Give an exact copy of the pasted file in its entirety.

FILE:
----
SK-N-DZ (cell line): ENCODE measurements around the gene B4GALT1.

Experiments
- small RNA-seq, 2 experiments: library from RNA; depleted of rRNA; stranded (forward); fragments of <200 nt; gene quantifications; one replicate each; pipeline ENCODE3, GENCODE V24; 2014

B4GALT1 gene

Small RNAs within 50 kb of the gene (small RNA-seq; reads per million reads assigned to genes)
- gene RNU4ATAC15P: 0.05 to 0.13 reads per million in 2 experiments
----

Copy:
SK-N-DZ (cell line): ENCODE measurements around the gene B4GALT1.

Experiments
- small RNA-seq, 2 experiments: library from RNA; depleted of rRNA; stranded (forward); fragments of <200 nt; gene quantifications; one replicate each; pipeline ENCODE3, GENCODE V24; 2014

B4GALT1 gene

Small RNAs within 50 kb of the gene (small RNA-seq; reads per million reads assigned to genes)
- gene RNU4ATAC15P: 0.05 to 0.13 reads per million in 2 experiments